When Jaime Quintana Leal was elected President of the Senate of Chile, he announced (in Spanish only) in his inaugural address on March 12, 2019 that he was launching a youth initiative that will connect senators with Chilean youth.
Canadians should be proud of this announcement because — as he noted in his speech — the initiative was inspired by the Senate of Canada’s SENgage program, which launched in 2016.
SENgage connects senators with youth in their schools, at the Senate or at other youth-oriented events. What started out as a pilot project three years ago has transformed into a successful program that has a real impact on youth.
Last year alone, SENgage connected senators with more than 6,000 students. Canadian senators have participated in more than 300 visits with youth across Canada since 2016, either by teaching students about the role of the Senate or by hosting students visiting Parliament.
Through the ParlAmericas association, which works to promote parliamentary diplomacy in the inter-American system, Senator Leal’s office reached out to the Senate of Canada to learn how SENgage works and expressed an interest in implementing a similar program in Chile.
This is the kind of international exchange that makes parliamentary diplomacy so important. It is a crucial part of senators’ work as they engage in parliamentary diplomacy through various associations, like ParlAmericas, with the goal of expanding Canada’s interests abroad and sharing best practices.
Senator Rosa Galvez said she knows how valuable this program is for youth.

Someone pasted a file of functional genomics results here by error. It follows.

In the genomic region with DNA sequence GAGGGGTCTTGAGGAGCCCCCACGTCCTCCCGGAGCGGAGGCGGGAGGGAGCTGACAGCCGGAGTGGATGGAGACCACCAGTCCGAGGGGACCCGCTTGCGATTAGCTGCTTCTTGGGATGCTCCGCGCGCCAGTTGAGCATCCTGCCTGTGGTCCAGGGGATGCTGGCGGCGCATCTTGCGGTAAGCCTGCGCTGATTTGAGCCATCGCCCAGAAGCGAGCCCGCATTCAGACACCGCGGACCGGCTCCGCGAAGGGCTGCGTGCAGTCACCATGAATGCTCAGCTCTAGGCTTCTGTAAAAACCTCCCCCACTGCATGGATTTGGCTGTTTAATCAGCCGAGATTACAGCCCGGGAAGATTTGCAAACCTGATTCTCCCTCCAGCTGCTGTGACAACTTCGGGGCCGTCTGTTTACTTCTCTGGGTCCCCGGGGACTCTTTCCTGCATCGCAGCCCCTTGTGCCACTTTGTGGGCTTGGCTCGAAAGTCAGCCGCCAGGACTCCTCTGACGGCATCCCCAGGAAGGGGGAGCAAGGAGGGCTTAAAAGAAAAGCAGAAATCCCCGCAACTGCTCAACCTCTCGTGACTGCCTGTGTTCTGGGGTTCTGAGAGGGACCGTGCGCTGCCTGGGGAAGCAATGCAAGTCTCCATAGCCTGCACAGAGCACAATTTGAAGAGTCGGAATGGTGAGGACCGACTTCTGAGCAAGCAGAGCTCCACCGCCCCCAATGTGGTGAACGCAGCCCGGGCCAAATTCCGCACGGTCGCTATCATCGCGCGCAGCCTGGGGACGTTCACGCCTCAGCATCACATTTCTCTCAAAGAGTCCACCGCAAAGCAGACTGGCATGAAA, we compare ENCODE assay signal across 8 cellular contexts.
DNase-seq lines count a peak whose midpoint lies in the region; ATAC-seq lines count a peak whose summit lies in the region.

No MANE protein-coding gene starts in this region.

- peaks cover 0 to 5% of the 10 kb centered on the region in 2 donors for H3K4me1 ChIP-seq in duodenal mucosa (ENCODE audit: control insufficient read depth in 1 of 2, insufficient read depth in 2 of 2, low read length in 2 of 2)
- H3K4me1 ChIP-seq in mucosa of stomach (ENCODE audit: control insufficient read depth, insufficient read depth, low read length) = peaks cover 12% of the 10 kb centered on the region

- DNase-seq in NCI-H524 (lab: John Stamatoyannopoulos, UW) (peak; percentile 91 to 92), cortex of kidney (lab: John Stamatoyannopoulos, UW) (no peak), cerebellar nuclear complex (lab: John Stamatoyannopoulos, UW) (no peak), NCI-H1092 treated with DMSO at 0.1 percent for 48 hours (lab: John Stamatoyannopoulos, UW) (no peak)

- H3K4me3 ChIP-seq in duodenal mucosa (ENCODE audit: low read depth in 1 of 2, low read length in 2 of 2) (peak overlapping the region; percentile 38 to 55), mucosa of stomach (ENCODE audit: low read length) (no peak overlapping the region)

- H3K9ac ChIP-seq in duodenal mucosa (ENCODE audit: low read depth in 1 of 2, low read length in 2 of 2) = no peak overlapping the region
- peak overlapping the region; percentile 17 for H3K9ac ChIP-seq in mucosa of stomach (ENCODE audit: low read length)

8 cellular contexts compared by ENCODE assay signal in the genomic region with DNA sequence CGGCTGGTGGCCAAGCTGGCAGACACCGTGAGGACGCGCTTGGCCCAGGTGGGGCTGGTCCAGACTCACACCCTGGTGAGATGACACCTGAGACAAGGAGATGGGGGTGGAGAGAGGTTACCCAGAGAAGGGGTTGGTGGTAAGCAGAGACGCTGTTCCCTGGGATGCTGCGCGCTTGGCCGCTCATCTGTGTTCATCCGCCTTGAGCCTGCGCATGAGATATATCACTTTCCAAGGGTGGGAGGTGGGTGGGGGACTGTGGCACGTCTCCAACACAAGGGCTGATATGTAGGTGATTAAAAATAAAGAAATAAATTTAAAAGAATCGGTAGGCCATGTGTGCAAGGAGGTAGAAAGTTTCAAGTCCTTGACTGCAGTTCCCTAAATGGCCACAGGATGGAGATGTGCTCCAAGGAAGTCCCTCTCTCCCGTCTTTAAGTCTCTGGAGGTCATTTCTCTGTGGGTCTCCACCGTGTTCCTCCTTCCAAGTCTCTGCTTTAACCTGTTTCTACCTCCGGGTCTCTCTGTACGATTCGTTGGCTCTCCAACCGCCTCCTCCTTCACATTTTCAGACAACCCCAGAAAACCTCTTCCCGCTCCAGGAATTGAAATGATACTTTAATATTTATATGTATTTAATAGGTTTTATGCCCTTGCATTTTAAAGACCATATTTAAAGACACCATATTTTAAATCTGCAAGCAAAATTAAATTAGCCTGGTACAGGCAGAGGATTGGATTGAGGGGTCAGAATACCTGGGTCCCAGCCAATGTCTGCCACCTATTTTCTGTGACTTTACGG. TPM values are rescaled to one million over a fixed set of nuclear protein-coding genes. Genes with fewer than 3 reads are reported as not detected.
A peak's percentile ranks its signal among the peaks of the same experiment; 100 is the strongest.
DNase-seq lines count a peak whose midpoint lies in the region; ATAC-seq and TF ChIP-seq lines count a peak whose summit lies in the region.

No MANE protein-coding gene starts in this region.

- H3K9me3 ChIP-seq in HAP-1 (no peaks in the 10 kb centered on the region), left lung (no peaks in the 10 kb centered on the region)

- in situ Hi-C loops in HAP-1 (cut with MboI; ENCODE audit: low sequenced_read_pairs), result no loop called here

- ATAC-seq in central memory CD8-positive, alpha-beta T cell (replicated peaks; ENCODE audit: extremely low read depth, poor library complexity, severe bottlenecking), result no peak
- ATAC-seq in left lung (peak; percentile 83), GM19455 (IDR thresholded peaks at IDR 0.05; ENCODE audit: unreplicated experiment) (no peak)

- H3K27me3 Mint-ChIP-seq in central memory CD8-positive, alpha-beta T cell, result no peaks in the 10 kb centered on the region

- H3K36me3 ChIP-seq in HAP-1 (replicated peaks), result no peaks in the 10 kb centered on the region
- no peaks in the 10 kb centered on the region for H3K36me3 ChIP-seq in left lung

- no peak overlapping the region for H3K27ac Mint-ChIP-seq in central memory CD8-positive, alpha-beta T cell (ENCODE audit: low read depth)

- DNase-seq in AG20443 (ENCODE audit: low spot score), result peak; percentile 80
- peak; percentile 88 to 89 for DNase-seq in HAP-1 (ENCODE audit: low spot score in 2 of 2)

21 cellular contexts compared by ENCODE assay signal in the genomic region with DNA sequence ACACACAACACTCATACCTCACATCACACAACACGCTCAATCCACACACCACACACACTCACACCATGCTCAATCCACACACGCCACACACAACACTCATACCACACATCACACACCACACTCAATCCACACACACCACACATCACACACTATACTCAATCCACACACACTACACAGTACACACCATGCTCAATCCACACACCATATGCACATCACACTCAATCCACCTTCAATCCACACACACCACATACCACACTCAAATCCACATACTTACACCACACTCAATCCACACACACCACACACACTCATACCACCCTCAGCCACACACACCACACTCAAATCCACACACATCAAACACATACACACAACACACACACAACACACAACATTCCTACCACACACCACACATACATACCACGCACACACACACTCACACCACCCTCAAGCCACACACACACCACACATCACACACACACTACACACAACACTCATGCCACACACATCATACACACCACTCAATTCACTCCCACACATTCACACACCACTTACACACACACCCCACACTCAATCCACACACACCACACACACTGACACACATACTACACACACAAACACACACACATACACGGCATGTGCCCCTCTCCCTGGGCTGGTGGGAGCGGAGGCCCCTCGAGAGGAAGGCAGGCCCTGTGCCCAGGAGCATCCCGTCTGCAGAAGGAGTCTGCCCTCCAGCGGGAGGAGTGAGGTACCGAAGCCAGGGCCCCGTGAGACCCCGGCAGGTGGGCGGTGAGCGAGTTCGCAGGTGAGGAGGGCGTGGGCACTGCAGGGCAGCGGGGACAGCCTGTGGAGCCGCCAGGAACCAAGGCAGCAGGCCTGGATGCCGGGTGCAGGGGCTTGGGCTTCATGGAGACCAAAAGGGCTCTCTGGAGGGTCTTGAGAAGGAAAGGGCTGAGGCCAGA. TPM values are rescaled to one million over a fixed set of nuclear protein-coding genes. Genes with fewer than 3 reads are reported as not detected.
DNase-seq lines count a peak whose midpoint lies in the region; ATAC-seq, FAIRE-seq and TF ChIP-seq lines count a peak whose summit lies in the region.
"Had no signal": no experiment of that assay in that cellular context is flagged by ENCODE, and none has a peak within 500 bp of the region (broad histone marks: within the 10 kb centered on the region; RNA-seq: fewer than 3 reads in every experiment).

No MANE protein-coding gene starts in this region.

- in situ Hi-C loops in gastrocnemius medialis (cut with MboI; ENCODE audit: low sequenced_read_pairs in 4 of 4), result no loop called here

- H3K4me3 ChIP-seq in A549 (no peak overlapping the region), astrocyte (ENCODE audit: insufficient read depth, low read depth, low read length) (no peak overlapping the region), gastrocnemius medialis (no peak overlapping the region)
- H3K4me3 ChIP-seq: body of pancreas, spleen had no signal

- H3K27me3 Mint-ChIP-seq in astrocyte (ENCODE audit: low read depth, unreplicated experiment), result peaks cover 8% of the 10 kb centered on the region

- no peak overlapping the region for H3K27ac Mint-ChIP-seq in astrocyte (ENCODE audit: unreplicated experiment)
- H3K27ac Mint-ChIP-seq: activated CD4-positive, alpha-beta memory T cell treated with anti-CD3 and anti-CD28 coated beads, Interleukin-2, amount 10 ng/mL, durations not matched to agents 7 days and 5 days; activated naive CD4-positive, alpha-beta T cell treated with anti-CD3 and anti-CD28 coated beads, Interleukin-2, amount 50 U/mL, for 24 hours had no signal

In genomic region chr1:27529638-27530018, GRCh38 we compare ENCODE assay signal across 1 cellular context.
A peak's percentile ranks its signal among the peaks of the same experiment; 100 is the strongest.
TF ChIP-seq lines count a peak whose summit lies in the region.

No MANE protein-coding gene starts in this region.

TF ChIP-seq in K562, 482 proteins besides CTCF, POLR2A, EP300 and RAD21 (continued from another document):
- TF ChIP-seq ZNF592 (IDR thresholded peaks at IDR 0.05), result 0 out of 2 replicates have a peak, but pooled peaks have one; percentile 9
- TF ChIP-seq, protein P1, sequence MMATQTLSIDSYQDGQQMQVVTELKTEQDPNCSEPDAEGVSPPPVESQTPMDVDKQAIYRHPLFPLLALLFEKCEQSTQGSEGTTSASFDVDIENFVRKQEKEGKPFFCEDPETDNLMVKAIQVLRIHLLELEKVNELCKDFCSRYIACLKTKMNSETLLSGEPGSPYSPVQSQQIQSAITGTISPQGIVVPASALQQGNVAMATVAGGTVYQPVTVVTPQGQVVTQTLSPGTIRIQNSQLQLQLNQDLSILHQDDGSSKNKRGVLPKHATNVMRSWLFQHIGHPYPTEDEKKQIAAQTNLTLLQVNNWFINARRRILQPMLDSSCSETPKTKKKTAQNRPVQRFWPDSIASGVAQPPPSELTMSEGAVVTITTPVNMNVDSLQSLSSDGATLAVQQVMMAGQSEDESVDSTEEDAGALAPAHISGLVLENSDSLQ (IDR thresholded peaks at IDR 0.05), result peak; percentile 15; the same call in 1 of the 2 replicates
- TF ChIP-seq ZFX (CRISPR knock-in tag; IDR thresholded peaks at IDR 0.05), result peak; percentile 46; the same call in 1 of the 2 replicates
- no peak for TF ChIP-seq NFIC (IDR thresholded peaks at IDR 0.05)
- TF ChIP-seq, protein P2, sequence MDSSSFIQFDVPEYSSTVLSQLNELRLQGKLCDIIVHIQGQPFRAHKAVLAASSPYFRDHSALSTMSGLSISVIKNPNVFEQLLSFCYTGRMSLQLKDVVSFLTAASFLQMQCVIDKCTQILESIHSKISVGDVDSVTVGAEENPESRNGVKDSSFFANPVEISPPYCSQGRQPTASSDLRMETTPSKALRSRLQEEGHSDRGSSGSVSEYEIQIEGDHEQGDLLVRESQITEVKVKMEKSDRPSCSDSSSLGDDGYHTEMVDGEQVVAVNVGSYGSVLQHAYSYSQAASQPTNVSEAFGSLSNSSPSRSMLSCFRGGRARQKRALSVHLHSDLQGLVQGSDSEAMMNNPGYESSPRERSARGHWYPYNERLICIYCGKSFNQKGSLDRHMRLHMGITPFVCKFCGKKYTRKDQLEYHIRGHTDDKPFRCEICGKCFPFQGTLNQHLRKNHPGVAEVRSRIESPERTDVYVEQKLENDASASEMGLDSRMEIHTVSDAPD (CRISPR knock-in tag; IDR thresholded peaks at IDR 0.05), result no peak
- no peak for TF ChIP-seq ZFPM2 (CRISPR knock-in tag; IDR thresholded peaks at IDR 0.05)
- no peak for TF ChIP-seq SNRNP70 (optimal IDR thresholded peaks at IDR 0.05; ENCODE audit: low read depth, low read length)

In March, she gave a speech to members of the School4Civic program about the importance of civic engagement. As vice-chair of the executive committee of the ParlAmericas Canadian Section, she also had the opportunity to visit the University of Toronto that same month to give a guest lecture to students on domestic environmental policy.
“As a university professor, I felt very comfortable sharing with students my experiences from the Senate,” Senator Galvez said.
She said she recognized the benefit of taking the time to visit classrooms to talk about the important role played by the Senate in our parliamentary democracy.
“I like to explain to them how I use my knowledge of the environment while reviewing legislation in the Senate,” Senator Galvez said. “It helps give them an inside look at policy making in Canada.”
Senator Yonah Martin is also no stranger to the classroom. She taught in secondary and middle schools for 21 years before being appointed to the Senate in 2009. Since becoming a senator, she has given multiple talks to students during SENgage events.
She finds real value in taking Ottawa to the students who may never have the opportunity to travel to Ottawa themselves so that they can learn firsthand from a Canadian senator how Canada’s Parliament functions.
"Once a teacher, always a teacher. It's a homecoming every time I visit a school and meet students who are eager to learn about Canada's Parliament. I have visited many schools over the years, but each visit is distinct in my memory and I especially enjoy answering their questions, which are always thoughtful and probing,” Senator Martin said.
“I know that the classroom is a microcosm of Canadian society and our students are the global leaders of our future. SENgage is, therefore, an important and effective program I am happy to support."
The SENgage program is a success story worth celebrating and a shining example of how parliaments ought to engage an increasingly active and engaged young population. The success of the SENgage program is proof that Canada — and the Senate — is at the forefront of civic engagement and empowering youth.